"Canada grieves with our Swedish friends in this hard time and we offer all possible assistance", the prime minister said in his statement on Friday.
While the suspect behind the attack has not been named, Swedish police told The New York Times Saturday that they had arrested a 39-year-old Uzbekistan-born man Friday evening in alleged connection. "We know that he showed sympathies for extremist organisations, among them ISIS", national head of police operations Jonas Hysing told reporters.
Hysing explained: "The Migration Agency rejected it in June 2016 and also decided that he was to be expelled".
A terror ramming attack Friday that left four people dead and 15 injured in Stockholm could have been worse, according to Swedish police.
The truck, hijacked from a beer company, was driven into Ahlens department store in the capital on Friday afternoon. Earlier the authorities said seven people had been brought in for questioning.
However, police said they were ever more convinced that the Uzbek man was the driver of the commandeered truck and may have acted alone.
He had been seen only as a "marginal character", National Police Commissioner Dan Eliasson said.
The Ahlens store cancelled a planned half-price sale of smoke-damaged goods on Sunday and apologised to customers after a storm of protest on social media that such a step would be disrespectful to the attack victims.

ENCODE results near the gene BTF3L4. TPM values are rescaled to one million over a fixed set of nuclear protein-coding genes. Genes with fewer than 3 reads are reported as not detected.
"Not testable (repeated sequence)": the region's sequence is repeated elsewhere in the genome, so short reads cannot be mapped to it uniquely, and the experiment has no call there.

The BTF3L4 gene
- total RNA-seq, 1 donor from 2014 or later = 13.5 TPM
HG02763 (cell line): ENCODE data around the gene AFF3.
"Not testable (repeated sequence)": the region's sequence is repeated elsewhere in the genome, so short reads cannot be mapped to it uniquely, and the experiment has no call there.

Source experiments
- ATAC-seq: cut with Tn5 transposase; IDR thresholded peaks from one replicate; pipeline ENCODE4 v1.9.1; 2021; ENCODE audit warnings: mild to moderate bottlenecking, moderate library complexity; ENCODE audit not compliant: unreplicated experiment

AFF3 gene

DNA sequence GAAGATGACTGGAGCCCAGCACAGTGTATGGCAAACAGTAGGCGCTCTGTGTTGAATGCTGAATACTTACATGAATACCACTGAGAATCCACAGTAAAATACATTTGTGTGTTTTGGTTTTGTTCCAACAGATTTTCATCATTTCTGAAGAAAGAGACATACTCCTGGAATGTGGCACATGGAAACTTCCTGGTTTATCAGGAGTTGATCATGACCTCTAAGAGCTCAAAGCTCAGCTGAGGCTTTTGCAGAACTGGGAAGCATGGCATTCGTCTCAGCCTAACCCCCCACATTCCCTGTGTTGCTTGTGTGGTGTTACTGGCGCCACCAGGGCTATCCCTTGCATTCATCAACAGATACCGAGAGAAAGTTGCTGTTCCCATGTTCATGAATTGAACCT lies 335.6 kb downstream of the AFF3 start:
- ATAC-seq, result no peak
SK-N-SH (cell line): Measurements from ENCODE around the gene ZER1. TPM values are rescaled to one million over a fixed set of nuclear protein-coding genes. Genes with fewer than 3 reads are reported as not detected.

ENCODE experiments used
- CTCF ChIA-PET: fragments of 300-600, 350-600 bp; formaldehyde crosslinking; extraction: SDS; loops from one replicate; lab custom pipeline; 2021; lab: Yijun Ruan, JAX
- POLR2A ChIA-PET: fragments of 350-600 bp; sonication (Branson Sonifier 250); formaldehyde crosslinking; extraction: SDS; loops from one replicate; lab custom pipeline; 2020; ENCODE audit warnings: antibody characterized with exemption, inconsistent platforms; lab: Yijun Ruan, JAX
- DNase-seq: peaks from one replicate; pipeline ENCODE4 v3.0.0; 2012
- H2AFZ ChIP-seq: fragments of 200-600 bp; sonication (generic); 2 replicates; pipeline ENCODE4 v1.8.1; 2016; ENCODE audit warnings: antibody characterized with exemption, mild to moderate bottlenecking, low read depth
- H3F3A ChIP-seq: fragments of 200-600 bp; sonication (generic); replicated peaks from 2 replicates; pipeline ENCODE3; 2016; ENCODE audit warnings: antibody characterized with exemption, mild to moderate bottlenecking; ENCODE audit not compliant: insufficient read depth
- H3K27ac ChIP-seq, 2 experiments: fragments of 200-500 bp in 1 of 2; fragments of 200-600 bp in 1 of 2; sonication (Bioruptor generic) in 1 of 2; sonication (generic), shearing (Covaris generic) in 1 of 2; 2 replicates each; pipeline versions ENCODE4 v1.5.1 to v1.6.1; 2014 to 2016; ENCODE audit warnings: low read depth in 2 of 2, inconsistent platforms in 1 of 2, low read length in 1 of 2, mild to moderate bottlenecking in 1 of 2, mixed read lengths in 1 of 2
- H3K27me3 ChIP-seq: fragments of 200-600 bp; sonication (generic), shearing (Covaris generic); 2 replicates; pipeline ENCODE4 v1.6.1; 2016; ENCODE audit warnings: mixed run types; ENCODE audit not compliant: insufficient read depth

Sweden authorities have yet to identify the names of the killed, but The Associated Press breaks down the deceased as including two Swedes as well as a British man and a Belgian woman.
Police say the man was known to have expressed sympathy for groups including so-called Islamic State.
There was no immediate claim of responsibility for the attack.
Police had found a suspect device in the cab of the lorry.
Sweden's health service raised the number of people being treated in hospitals for injuries to 10.
Sweden's Prime Minister Stefan Lofven says Swedes "must get through this".
Today thousands of people gather in Stockholm to show that peace and love will win over violence and hate. In December 2010, a suicide bomber blew himself up, also on the Drottninggatan street, slightly injuring several passersby.